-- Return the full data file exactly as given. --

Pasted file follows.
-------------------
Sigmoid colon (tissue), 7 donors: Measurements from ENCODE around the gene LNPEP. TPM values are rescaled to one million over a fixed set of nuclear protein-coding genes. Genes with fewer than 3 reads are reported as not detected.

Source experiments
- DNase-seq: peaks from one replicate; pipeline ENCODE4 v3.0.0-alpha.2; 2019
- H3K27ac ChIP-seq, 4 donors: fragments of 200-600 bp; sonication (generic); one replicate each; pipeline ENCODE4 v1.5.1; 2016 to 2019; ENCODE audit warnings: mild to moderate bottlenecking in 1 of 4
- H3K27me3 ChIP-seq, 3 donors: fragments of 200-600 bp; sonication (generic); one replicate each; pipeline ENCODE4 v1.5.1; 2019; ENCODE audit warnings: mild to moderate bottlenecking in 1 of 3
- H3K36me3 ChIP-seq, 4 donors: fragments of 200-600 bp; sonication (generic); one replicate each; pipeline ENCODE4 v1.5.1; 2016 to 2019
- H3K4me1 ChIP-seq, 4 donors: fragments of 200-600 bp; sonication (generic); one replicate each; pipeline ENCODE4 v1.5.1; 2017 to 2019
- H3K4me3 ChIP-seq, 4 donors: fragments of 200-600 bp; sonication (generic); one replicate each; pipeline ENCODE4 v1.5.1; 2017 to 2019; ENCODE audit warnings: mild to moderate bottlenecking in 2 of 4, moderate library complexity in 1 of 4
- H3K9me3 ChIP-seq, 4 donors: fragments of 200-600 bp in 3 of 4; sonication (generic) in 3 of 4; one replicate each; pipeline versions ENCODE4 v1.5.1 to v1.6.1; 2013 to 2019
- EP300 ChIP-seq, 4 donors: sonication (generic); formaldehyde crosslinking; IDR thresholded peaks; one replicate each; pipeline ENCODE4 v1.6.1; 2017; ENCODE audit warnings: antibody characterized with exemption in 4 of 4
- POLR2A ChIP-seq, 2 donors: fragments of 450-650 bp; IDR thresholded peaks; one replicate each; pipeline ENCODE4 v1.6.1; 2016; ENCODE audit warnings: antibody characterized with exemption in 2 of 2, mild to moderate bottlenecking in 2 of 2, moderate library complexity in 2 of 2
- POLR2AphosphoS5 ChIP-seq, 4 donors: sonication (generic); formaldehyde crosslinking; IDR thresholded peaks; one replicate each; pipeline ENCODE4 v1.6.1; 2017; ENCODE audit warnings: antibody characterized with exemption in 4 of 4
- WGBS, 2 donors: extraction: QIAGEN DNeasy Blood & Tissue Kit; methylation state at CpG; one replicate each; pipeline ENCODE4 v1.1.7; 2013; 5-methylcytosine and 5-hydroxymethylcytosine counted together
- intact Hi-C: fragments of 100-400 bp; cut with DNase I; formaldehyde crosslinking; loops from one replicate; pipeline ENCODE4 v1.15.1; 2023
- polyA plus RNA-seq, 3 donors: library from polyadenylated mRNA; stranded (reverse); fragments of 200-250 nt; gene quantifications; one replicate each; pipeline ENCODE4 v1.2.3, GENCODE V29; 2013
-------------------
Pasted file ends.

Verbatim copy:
Sigmoid colon (tissue), 7 donors: Measurements from ENCODE around the gene LNPEP. TPM values are rescaled to one million over a fixed set of nuclear protein-coding genes. Genes with fewer than 3 reads are reported as not detected.

Source experiments
- DNase-seq: peaks from one replicate; pipeline ENCODE4 v3.0.0-alpha.2; 2019
- H3K27ac ChIP-seq, 4 donors: fragments of 200-600 bp; sonication (generic); one replicate each; pipeline ENCODE4 v1.5.1; 2016 to 2019; ENCODE audit warnings: mild to moderate bottlenecking in 1 of 4
- H3K27me3 ChIP-seq, 3 donors: fragments of 200-600 bp; sonication (generic); one replicate each; pipeline ENCODE4 v1.5.1; 2019; ENCODE audit warnings: mild to moderate bottlenecking in 1 of 3
- H3K36me3 ChIP-seq, 4 donors: fragments of 200-600 bp; sonication (generic); one replicate each; pipeline ENCODE4 v1.5.1; 2016 to 2019
- H3K4me1 ChIP-seq, 4 donors: fragments of 200-600 bp; sonication (generic); one replicate each; pipeline ENCODE4 v1.5.1; 2017 to 2019
- H3K4me3 ChIP-seq, 4 donors: fragments of 200-600 bp; sonication (generic); one replicate each; pipeline ENCODE4 v1.5.1; 2017 to 2019; ENCODE audit warnings: mild to moderate bottlenecking in 2 of 4, moderate library complexity in 1 of 4
- H3K9me3 ChIP-seq, 4 donors: fragments of 200-600 bp in 3 of 4; sonication (generic) in 3 of 4; one replicate each; pipeline versions ENCODE4 v1.5.1 to v1.6.1; 2013 to 2019
- EP300 ChIP-seq, 4 donors: sonication (generic); formaldehyde crosslinking; IDR thresholded peaks; one replicate each; pipeline ENCODE4 v1.6.1; 2017; ENCODE audit warnings: antibody characterized with exemption in 4 of 4
- POLR2A ChIP-seq, 2 donors: fragments of 450-650 bp; IDR thresholded peaks; one replicate each; pipeline ENCODE4 v1.6.1; 2016; ENCODE audit warnings: antibody characterized with exemption in 2 of 2, mild to moderate bottlenecking in 2 of 2, moderate library complexity in 2 of 2
- POLR2AphosphoS5 ChIP-seq, 4 donors: sonication (generic); formaldehyde crosslinking; IDR thresholded peaks; one replicate each; pipeline ENCODE4 v1.6.1; 2017; ENCODE audit warnings: antibody characterized with exemption in 4 of 4
- WGBS, 2 donors: extraction: QIAGEN DNeasy Blood & Tissue Kit; methylation state at CpG; one replicate each; pipeline ENCODE4 v1.1.7; 2013; 5-methylcytosine and 5-hydroxymethylcytosine counted together
- intact Hi-C: fragments of 100-400 bp; cut with DNase I; formaldehyde crosslinking; loops from one replicate; pipeline ENCODE4 v1.15.1; 2023
- polyA plus RNA-seq, 3 donors: library from polyadenylated mRNA; stranded (reverse); fragments of 200-250 nt; gene quantifications; one replicate each; pipeline ENCODE4 v1.2.3, GENCODE V29; 2013